At the end of his ODI journey last year, Tendulkar had, under his belt, a whopping 18,426 in 463 matches at an average of 44.83.
Not to forget his utility with the ball which helped him gather 46 Test and 154 ODI wickets before tennis elbow brought a halt to that, forcing him to bowl less in international matches.
His impact resonated much beyond the cricket field and a multi-crore advertising industry came to be built entirely around him. He accomplished a rare feat by becoming a Rajya Sabha member last year.
With no cricket to play, he is likely to be a more active participant in the Parliament having already shown a keen inclination to improve the sporting scene in India.
But nothing beats what he pulled off on the cricket field leaving opposition bowlers flummoxed and fans and even detractors mesmerised.
To call it magic would not be an overstatement for an entire nation took collective pride in his exploits across the cricketing landscape.
Given the fan frenzy and media circus that almost always followed him, it would have been quite easy for him get swayed or become complacent but Tendulkar did admiringly well in keeping himself grounded.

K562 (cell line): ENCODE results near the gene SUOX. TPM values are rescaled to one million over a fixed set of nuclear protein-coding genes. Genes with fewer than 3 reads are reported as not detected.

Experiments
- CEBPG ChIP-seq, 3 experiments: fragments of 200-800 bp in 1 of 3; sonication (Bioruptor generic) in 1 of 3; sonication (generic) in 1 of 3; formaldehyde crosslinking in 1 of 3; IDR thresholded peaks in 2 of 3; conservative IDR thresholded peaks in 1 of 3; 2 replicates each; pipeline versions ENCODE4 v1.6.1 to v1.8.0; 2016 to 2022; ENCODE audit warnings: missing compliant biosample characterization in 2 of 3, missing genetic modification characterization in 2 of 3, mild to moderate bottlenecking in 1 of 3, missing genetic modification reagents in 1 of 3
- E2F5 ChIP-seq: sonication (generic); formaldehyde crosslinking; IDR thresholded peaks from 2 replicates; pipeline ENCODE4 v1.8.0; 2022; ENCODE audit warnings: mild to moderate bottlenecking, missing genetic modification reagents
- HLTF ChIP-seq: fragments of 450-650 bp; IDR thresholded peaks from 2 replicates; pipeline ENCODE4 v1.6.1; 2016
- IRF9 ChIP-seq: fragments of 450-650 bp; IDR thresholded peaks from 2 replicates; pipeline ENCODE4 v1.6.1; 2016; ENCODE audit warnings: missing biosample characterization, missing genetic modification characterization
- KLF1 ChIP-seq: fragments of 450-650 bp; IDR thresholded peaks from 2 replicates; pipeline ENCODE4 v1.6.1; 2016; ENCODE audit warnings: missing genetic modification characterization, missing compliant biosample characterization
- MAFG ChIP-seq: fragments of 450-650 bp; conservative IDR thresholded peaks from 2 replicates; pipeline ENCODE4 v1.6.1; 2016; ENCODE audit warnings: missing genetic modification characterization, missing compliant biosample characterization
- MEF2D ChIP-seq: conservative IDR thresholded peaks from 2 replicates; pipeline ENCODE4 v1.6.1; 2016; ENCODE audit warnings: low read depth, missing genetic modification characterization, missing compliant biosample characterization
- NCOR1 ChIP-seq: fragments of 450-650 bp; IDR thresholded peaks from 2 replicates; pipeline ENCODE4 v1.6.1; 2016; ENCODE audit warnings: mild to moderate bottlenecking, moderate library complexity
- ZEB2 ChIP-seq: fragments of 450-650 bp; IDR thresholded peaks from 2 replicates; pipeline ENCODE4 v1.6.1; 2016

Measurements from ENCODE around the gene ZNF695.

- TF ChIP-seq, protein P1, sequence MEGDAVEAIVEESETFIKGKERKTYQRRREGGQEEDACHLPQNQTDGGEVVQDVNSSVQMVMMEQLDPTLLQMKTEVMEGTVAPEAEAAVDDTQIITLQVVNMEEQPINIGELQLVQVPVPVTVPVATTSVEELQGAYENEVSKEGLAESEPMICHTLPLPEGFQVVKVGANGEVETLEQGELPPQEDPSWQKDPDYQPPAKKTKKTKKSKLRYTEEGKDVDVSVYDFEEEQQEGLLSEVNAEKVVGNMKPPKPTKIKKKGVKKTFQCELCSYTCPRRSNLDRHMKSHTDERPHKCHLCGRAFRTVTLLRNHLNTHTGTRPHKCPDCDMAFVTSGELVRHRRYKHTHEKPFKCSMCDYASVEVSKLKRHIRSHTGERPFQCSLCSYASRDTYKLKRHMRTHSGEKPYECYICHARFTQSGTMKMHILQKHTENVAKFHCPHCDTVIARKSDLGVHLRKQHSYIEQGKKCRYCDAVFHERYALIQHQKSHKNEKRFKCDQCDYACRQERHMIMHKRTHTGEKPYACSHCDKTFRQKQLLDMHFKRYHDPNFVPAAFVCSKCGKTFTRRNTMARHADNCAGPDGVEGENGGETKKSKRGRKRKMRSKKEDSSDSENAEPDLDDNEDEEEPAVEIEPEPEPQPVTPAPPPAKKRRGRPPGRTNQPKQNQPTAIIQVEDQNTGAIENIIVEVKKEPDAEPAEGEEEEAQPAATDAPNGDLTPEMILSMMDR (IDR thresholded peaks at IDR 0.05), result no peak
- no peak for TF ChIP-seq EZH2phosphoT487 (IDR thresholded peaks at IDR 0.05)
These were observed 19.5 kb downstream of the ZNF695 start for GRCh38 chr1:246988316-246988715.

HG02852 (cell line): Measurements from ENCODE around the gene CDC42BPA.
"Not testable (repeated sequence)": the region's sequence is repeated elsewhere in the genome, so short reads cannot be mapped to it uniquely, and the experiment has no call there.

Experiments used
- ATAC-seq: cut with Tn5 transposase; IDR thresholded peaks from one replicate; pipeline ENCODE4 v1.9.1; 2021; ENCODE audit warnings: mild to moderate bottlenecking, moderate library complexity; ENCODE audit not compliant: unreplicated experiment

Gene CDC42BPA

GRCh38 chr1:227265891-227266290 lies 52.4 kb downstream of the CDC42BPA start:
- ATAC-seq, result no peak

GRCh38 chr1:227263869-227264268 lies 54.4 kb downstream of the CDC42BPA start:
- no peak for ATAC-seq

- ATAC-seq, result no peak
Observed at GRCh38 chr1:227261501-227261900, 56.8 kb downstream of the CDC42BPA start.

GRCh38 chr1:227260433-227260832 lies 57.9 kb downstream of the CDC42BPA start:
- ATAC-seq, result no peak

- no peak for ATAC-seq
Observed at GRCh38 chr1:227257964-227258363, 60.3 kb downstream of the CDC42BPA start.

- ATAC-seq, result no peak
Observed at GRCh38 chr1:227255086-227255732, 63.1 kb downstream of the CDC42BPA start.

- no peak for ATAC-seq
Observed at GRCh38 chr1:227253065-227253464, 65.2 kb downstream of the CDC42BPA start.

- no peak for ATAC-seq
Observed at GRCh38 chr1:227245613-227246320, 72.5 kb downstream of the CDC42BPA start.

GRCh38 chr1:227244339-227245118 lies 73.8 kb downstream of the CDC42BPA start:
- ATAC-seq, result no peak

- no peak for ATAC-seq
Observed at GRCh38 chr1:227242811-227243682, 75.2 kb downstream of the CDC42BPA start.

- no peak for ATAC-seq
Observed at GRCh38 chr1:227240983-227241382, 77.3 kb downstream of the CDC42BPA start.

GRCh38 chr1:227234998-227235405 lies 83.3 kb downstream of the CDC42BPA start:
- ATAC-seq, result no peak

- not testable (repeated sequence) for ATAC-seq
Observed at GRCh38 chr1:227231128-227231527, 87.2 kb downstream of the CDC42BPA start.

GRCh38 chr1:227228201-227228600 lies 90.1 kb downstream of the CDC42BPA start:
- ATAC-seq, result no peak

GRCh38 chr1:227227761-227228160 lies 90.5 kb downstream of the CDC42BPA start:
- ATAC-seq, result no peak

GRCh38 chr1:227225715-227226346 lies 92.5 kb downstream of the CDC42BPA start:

And that monk-like calm was there on display in the farewell Test as well. The entire ground was resonating with the chants of his name, but Tendulkar walked in with an air of casualness as if he had snapped off the noise from his mind.
His vintage shots and even the blocks were inviting ear-splitting cheers, but instead of playing to the gallery, he dug from his huge reservoir of experience to carve out a patient and classy 74-run knock which included every exquisite stroke that made him a delight to watch.
Although his die-hard fans would have wanted a fairytale hundred but it was nonetheless a perfect sign off for the colossus of the game marking the end of an era in not just Indian but international cricket.